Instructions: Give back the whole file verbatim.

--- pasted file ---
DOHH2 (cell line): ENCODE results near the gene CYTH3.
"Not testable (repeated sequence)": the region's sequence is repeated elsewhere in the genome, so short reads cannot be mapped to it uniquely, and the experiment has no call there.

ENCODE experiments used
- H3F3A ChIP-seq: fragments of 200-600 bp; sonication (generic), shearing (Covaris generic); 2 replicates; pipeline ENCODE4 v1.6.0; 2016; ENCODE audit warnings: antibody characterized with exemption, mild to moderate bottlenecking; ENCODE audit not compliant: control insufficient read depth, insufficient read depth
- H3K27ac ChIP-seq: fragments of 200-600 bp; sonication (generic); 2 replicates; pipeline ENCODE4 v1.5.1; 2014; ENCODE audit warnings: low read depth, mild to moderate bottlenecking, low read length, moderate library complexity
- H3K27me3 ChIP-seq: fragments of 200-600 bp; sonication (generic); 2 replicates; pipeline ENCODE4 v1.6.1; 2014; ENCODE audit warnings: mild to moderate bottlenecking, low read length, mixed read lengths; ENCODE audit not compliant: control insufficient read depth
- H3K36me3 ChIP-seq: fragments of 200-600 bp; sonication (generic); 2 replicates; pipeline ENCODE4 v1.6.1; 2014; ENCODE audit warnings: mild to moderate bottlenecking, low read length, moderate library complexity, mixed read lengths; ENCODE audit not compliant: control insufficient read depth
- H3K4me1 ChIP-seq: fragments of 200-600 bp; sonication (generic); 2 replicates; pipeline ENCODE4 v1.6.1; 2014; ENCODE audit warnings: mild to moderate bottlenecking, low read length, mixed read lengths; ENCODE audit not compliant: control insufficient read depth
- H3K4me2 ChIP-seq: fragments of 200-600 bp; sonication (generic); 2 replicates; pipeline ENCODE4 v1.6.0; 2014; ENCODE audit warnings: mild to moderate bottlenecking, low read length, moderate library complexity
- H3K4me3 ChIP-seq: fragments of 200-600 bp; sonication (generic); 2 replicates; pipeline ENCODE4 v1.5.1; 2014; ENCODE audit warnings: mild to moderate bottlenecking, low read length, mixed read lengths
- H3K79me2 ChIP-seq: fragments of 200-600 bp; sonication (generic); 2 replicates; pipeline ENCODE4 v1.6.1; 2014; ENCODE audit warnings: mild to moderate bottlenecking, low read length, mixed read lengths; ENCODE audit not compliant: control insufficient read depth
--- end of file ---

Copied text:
DOHH2 (cell line): ENCODE results near the gene CYTH3.
"Not testable (repeated sequence)": the region's sequence is repeated elsewhere in the genome, so short reads cannot be mapped to it uniquely, and the experiment has no call there.

ENCODE experiments used
- H3F3A ChIP-seq: fragments of 200-600 bp; sonication (generic), shearing (Covaris generic); 2 replicates; pipeline ENCODE4 v1.6.0; 2016; ENCODE audit warnings: antibody characterized with exemption, mild to moderate bottlenecking; ENCODE audit not compliant: control insufficient read depth, insufficient read depth
- H3K27ac ChIP-seq: fragments of 200-600 bp; sonication (generic); 2 replicates; pipeline ENCODE4 v1.5.1; 2014; ENCODE audit warnings: low read depth, mild to moderate bottlenecking, low read length, moderate library complexity
- H3K27me3 ChIP-seq: fragments of 200-600 bp; sonication (generic); 2 replicates; pipeline ENCODE4 v1.6.1; 2014; ENCODE audit warnings: mild to moderate bottlenecking, low read length, mixed read lengths; ENCODE audit not compliant: control insufficient read depth
- H3K36me3 ChIP-seq: fragments of 200-600 bp; sonication (generic); 2 replicates; pipeline ENCODE4 v1.6.1; 2014; ENCODE audit warnings: mild to moderate bottlenecking, low read length, moderate library complexity, mixed read lengths; ENCODE audit not compliant: control insufficient read depth
- H3K4me1 ChIP-seq: fragments of 200-600 bp; sonication (generic); 2 replicates; pipeline ENCODE4 v1.6.1; 2014; ENCODE audit warnings: mild to moderate bottlenecking, low read length, mixed read lengths; ENCODE audit not compliant: control insufficient read depth
- H3K4me2 ChIP-seq: fragments of 200-600 bp; sonication (generic); 2 replicates; pipeline ENCODE4 v1.6.0; 2014; ENCODE audit warnings: mild to moderate bottlenecking, low read length, moderate library complexity
- H3K4me3 ChIP-seq: fragments of 200-600 bp; sonication (generic); 2 replicates; pipeline ENCODE4 v1.5.1; 2014; ENCODE audit warnings: mild to moderate bottlenecking, low read length, mixed read lengths
- H3K79me2 ChIP-seq: fragments of 200-600 bp; sonication (generic); 2 replicates; pipeline ENCODE4 v1.6.1; 2014; ENCODE audit warnings: mild to moderate bottlenecking, low read length, mixed read lengths; ENCODE audit not compliant: control insufficient read depth